Reorg used multi-agent deep reinforcement learning to facilitate a two-level control strategy for managing DER in the microgrid. The aim was to manage normal grid operations and resilient grid operations. The project’s system used a cell control agent to control the DER and cell clustering agents to reconfigure the networks.

 

Machine learning to integrate renewable energy and other DER.

Machine learning to integrate renewable energy and other DER. Image used courtesy of NREL

 

The project also utilized an area where solar generators and services could cause critical loads on the microgrid. NREL chose the site because the region has 760 residential and 379 commercial photovoltaic (PV) customers, with 4.5 MW peak demands and 400 kW distributed PVs. On the energy generation side, a 5 MW PV farm had just been installed when the project started, with plans for >10 MWh energy storage systems. Several sites require peak energy at different times, including a waste-water treatment facility, Roaring Fork Transportation Authority (RFTA), and Aspen Pitkin Airport.

Reorg has shown that machine learning systems can make microgrid organizations more stable and resilient. Combining AI algorithms with IoT platforms can realize a distributed and adaptable cell management system. Solar PVs and other DERs can adapt to varying system conditions during local wildfires. The developed approach may be a scalable method for implementation in community microgrids to improve grid resilience nationwide.

 

AI Improves Renewable Energy Modeling

With many renewable energy sources acting as DERs on the grid, understanding how they interact with the local grid and affect performance ensures renewable energy sources can be integrated successfully. One example is ChatGrid, a generative AI tool from Pacific Northwest National Laboratory (PNNL) that visualizes power grids. ChatGrid uses data from another PNNL software tool called Exascale Grid Optimization, which simulates the power grid in real time to detect disruptions. ChatGrid runs on a public large language model and operates like predictive text on phones and computer programs.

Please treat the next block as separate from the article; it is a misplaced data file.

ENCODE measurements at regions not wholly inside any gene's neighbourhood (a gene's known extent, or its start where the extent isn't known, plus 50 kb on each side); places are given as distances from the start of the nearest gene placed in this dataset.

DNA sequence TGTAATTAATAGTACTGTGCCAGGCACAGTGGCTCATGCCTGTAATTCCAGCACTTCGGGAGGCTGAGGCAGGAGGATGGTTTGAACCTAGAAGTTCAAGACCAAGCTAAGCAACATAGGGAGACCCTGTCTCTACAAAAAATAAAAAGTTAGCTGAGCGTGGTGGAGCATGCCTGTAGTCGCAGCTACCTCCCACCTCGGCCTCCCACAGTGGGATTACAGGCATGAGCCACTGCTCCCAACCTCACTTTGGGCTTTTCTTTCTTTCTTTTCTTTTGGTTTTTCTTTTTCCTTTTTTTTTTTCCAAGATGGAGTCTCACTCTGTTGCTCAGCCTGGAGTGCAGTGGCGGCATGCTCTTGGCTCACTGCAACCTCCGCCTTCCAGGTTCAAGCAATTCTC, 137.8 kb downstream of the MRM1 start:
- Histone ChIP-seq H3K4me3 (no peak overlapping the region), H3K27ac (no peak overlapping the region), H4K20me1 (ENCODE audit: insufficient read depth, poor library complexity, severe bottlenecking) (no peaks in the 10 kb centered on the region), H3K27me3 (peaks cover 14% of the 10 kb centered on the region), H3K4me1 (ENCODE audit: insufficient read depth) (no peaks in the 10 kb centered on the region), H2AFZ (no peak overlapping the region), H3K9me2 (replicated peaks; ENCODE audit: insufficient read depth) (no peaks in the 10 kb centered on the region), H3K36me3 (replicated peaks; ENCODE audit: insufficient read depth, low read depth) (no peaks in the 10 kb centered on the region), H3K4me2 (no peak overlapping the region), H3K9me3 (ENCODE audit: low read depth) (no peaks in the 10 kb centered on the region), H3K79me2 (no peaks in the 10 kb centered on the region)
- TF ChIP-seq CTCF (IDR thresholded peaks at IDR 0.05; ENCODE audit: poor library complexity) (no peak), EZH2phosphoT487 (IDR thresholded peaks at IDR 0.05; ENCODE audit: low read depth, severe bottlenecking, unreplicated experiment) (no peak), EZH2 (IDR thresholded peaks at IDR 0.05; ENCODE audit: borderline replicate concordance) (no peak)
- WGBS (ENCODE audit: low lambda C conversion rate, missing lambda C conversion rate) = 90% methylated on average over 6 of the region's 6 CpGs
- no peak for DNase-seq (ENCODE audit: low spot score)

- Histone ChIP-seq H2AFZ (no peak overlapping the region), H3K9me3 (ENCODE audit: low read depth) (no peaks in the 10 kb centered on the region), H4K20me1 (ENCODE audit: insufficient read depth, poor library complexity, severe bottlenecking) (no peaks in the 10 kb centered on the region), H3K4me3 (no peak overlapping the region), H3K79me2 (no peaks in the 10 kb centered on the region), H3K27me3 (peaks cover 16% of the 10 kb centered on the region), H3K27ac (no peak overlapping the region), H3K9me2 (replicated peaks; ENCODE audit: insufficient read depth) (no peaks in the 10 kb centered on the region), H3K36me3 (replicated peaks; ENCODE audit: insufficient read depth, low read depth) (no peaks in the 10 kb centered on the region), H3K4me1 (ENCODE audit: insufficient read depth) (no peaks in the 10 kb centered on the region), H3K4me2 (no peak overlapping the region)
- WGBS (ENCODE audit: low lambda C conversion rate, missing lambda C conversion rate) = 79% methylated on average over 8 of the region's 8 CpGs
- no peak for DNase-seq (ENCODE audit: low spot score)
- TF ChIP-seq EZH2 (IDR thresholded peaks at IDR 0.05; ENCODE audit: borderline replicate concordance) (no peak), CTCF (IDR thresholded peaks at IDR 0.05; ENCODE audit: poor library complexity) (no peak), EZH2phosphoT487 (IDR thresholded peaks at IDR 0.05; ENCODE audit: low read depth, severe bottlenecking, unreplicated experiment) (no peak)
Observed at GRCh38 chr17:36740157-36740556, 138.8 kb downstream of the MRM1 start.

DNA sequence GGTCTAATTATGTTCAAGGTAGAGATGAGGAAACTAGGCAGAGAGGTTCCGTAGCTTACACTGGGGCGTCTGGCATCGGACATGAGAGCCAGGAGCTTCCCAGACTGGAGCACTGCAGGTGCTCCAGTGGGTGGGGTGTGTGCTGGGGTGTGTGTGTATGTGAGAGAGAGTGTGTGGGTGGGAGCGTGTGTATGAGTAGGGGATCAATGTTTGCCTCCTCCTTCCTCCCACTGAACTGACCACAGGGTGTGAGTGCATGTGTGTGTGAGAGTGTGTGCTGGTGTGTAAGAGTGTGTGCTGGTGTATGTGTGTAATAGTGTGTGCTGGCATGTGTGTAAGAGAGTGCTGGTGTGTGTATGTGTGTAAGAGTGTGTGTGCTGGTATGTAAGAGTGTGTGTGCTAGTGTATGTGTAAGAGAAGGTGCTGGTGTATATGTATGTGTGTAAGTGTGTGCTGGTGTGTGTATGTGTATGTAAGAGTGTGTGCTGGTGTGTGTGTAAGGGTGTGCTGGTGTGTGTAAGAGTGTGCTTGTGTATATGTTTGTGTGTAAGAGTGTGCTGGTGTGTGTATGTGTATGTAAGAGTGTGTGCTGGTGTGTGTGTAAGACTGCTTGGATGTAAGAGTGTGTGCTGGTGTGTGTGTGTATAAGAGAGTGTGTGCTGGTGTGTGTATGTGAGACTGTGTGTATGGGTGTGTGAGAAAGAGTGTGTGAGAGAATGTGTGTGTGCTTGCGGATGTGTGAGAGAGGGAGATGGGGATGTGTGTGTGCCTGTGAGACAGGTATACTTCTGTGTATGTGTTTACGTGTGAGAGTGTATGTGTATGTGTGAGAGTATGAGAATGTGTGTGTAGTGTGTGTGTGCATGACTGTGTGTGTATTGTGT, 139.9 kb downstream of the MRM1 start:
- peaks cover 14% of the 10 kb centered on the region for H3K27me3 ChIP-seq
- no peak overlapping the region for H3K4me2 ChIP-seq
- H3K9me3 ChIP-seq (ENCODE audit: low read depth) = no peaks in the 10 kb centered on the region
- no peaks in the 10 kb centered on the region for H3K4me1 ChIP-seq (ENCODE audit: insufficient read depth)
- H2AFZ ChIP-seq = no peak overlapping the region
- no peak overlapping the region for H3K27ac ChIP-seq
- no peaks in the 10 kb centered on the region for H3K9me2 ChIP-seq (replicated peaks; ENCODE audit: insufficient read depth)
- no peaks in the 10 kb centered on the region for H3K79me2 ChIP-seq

ChatGrid was developed as a question-based interface where human operators can inquire about DERs around the grid. For example, they can ask about the wind power generators’ capacity status in a certain region. ChatGrid provides a visual representation of the information the operator is looking for, such as power flow, voltage, or generation capacity.

 

Video used courtesy of PNNL

 

A collaboration between MIT’s Laboratory for Information and Decision System and Tennessee Tech University is taking place over the next three years in Appalachia. This project will study the effects of integrating different renewable energy generation technologies in rural communities to understand the local grid’s load when renewable energy harvesters are connected to the grid at various locations. The project uses a generative AI model alongside a microgrid simulation platform.

 

Intelligent Renewable Integration

Using AI in the renewable energy sector primarily focuses on optimizing distributed energy resources to enable better energy resource management. AI assists grid operators in determining how these energy sources can be used as a backup to changing energy demands. Interest in using AI to enhance modeling approaches and impact assessments for renewable energy integration in microgrids is also growing.